In January 2006, the Journal published two landmark articles reporting the safety and efficacy of two different vaccines - RotaTeq (Merck), a pentavalent vaccine (RV5)(1) and Rotarix (GlaxoSmithKline), a monovalent vaccine (RV1)(2) - to prevent rotavirus, the most common cause of severe childhood diarrhea worldwide and of deaths from diarrhea in low-income countries. Each trial enrolled more than 60,000 infants to determine whether these live oral vaccines caused intussusception, the rare complication that in 1999 forced the withdrawal of the first licensed rotavirus vaccine, RotaShield (Wyeth Lederle), less than a year after it was recommended for routine immunization of U.S. . . .
- Clinical infectious diseases : an official publication of the Infectious Diseases Society of America
- Published over 5 years ago
Routine vaccines may have non-specific effects on mortality. An observational study found OPV-at-birth (OPV0) to be associated with increased male infant mortality : We investigated the effect of OPV0 on infant mortality in a randomized trial in Guinea-Bissau.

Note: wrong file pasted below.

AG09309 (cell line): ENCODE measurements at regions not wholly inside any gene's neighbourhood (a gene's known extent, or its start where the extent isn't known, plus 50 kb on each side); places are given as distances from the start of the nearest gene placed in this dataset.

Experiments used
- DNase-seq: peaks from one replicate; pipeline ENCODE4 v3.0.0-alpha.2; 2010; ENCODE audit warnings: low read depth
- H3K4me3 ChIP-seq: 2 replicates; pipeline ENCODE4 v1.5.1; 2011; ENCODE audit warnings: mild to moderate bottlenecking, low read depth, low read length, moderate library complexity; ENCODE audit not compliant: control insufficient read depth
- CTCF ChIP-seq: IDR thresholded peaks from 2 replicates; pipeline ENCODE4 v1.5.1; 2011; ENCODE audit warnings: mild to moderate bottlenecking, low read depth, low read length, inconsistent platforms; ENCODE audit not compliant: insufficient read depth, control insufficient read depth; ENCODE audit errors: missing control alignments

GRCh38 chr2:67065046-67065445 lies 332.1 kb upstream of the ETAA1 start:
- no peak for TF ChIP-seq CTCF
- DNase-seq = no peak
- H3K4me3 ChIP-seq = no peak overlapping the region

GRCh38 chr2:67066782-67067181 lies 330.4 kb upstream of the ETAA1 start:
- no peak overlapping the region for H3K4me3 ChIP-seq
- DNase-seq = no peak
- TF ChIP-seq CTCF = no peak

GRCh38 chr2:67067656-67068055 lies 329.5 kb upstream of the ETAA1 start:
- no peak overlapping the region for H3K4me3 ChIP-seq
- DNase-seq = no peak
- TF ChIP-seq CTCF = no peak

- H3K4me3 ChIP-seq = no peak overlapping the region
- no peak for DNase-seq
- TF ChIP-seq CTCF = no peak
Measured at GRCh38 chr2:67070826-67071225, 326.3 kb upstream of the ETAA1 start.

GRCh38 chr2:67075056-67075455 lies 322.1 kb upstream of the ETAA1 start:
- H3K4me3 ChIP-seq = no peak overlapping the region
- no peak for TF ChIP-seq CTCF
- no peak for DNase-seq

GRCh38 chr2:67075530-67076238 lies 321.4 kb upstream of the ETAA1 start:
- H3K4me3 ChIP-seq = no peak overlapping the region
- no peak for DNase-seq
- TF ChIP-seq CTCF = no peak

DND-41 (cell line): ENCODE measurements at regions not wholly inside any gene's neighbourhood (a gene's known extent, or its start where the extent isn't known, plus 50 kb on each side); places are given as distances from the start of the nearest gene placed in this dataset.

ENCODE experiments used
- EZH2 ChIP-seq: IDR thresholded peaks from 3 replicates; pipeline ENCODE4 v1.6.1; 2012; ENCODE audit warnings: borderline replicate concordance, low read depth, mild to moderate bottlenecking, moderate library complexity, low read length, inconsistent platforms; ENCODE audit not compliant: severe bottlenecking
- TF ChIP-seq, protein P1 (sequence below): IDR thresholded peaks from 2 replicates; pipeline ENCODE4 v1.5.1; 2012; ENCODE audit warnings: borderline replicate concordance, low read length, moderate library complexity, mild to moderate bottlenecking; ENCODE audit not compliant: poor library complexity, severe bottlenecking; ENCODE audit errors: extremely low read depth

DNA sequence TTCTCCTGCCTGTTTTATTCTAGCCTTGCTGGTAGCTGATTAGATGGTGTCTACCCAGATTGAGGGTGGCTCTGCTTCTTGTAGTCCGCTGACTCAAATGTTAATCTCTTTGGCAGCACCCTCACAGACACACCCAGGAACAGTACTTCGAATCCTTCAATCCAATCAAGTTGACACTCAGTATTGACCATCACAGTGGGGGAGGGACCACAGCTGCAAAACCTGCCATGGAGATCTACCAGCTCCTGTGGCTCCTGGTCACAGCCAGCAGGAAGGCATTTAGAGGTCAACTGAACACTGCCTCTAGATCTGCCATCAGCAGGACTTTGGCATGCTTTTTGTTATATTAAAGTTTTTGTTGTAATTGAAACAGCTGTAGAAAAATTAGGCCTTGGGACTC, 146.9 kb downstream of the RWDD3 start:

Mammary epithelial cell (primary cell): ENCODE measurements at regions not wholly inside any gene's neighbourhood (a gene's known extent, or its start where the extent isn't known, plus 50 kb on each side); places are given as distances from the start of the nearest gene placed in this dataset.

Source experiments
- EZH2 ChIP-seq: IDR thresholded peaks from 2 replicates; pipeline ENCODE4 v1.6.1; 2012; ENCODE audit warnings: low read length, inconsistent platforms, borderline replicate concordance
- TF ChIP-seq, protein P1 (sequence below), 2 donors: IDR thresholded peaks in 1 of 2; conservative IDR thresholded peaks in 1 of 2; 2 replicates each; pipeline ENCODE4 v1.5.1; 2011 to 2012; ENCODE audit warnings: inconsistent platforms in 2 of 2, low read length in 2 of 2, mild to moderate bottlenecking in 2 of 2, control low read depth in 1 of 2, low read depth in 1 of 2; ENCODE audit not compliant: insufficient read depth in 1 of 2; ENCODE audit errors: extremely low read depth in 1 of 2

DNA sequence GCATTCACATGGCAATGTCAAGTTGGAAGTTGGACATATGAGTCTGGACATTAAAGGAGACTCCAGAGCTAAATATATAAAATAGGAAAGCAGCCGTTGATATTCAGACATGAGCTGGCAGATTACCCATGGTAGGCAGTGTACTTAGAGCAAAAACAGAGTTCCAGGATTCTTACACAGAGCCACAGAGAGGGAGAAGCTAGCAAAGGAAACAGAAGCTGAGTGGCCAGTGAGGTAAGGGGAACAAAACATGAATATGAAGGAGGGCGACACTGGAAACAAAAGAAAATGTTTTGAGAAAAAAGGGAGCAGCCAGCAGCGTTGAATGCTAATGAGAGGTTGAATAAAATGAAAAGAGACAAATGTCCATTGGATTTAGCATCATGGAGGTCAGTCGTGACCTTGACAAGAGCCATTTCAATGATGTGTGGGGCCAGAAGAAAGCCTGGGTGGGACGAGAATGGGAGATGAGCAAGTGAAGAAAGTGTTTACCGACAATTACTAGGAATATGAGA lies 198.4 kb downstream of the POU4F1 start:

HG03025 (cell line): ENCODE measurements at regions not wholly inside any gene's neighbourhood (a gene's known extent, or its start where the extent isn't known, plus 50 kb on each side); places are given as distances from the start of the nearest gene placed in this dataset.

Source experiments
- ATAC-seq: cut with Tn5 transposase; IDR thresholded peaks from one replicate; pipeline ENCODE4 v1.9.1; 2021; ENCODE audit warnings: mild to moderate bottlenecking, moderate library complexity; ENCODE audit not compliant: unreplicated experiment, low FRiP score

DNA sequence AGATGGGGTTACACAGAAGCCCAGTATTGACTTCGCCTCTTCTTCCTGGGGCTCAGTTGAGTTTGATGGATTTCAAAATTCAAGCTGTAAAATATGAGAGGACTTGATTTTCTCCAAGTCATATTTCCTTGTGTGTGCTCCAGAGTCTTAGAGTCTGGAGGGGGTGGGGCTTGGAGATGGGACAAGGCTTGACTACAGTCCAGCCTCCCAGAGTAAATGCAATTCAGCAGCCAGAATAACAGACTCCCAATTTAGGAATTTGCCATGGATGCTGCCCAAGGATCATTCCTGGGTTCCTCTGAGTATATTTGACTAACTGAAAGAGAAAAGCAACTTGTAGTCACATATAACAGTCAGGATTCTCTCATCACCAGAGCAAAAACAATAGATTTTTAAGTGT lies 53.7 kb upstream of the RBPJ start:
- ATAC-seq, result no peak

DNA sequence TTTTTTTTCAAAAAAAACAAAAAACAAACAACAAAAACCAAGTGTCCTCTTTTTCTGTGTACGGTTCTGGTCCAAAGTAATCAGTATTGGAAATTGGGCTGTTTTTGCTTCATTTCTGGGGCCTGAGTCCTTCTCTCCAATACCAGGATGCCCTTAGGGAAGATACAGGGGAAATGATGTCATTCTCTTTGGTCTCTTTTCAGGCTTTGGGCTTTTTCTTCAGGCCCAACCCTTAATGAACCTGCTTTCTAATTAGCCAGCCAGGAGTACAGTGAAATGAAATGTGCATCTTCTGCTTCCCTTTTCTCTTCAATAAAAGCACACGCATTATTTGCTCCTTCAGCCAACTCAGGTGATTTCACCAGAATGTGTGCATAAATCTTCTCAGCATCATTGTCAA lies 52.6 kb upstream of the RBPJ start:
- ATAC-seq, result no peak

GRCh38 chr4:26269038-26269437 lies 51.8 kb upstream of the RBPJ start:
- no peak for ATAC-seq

Vaccination is the most effective intervention to reduce morbidity and mortality from vaccine-preventable diseases in young children (1). Data from the 2016 National Immunization Survey-Child (NIS-Child) were used to assess coverage with recommended vaccines (2) among children aged 19-35 months in the United States. Coverage remained ≥90% for ≥3 doses of poliovirus vaccine (91.9%), ≥1 dose of measles, mumps, and rubella vaccine (MMR) (91.1%), ≥1 dose of varicella vaccine (90.6%), and ≥3 doses of hepatitis B vaccine (HepB) (90.5%). Coverage in 2016 was approximately 1-2 percentage points lower than in 2015 for ≥3 doses of diphtheria and tetanus toxoids and acellular pertussis vaccine (DTaP), ≥3 doses of poliovirus vaccine, the primary Haemophilus influenzae type b (Hib) series, ≥3 HepB doses, and ≥3 and ≥4 doses of pneumococcal conjugate vaccine (PCV), with no changes for other vaccines. More direct evaluation of trends by month and year of birth (3) found no change in coverage by age 2 years among children included in combined data from the 2015 and 2016 NIS-Child (born January 2012 through January 2015). The observed decreases in annual estimates might result from random differences in vaccination coverage by age 19 months between children sampled in 2016 and those sampled in 2015, among those birth cohorts eligible to be sampled in both survey years. For most vaccines, 2016 coverage was lower among non-Hispanic black* (black) children than among non-Hispanic white (white) children, and for children living below the federal poverty level(†) compared with those living at or above the poverty level. Vaccination coverage was generally lower among children insured by Medicaid (2.5-12.0 percentage points), and was much lower among uninsured children (12.4-24.9 percentage points), than among children with private insurance. The Vaccines for Children(§) (VFC) program was designed to increase access to vaccines among children who might not otherwise be vaccinated because of inability to pay. Greater awareness and facilitating use of VFC might be helpful in reducing these disparities. Efforts should also be focused on minimizing breaks in continuity of health insurance and eliminating missed opportunities to vaccinate children during visits to health care providers. Despite the observed disparities and small changes in coverage from 2015, vaccination coverage among children aged 19-35 months remained high and stable in 2016.